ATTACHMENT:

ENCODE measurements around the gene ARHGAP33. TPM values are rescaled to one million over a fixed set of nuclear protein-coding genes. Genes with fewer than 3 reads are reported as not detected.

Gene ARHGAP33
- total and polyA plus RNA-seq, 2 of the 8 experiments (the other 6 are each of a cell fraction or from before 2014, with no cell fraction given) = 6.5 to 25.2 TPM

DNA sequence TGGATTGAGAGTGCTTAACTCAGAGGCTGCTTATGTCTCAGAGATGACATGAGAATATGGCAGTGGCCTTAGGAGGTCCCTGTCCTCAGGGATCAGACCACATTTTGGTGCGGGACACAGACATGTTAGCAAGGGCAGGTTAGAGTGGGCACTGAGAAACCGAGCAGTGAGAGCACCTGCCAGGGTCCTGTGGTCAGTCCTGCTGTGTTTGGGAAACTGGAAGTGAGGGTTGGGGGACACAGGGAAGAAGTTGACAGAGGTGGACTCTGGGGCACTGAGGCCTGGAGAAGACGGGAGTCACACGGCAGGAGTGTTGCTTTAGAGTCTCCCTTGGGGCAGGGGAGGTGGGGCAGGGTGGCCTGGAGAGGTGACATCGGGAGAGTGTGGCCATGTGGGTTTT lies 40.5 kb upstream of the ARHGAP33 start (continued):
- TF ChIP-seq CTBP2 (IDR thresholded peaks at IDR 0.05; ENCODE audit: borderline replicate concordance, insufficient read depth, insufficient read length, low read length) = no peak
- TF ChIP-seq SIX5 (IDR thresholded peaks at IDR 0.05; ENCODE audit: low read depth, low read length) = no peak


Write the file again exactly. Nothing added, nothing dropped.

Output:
ENCODE measurements around the gene ARHGAP33. TPM values are rescaled to one million over a fixed set of nuclear protein-coding genes. Genes with fewer than 3 reads are reported as not detected.

Gene ARHGAP33
- total and polyA plus RNA-seq, 2 of the 8 experiments (the other 6 are each of a cell fraction or from before 2014, with no cell fraction given) = 6.5 to 25.2 TPM

DNA sequence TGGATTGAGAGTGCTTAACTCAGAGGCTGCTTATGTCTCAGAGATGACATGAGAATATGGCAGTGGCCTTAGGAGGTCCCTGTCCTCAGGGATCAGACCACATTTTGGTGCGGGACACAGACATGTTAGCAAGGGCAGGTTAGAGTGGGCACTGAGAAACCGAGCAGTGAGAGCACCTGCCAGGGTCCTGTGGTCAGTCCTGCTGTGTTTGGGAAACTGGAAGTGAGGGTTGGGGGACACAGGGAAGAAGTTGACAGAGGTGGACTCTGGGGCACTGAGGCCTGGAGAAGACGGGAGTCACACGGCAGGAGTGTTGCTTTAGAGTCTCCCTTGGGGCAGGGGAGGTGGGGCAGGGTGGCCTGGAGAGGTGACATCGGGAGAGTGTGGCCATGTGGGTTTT lies 40.5 kb upstream of the ARHGAP33 start (continued):
- TF ChIP-seq CTBP2 (IDR thresholded peaks at IDR 0.05; ENCODE audit: borderline replicate concordance, insufficient read depth, insufficient read length, low read length) = no peak
- TF ChIP-seq SIX5 (IDR thresholded peaks at IDR 0.05; ENCODE audit: low read depth, low read length) = no peak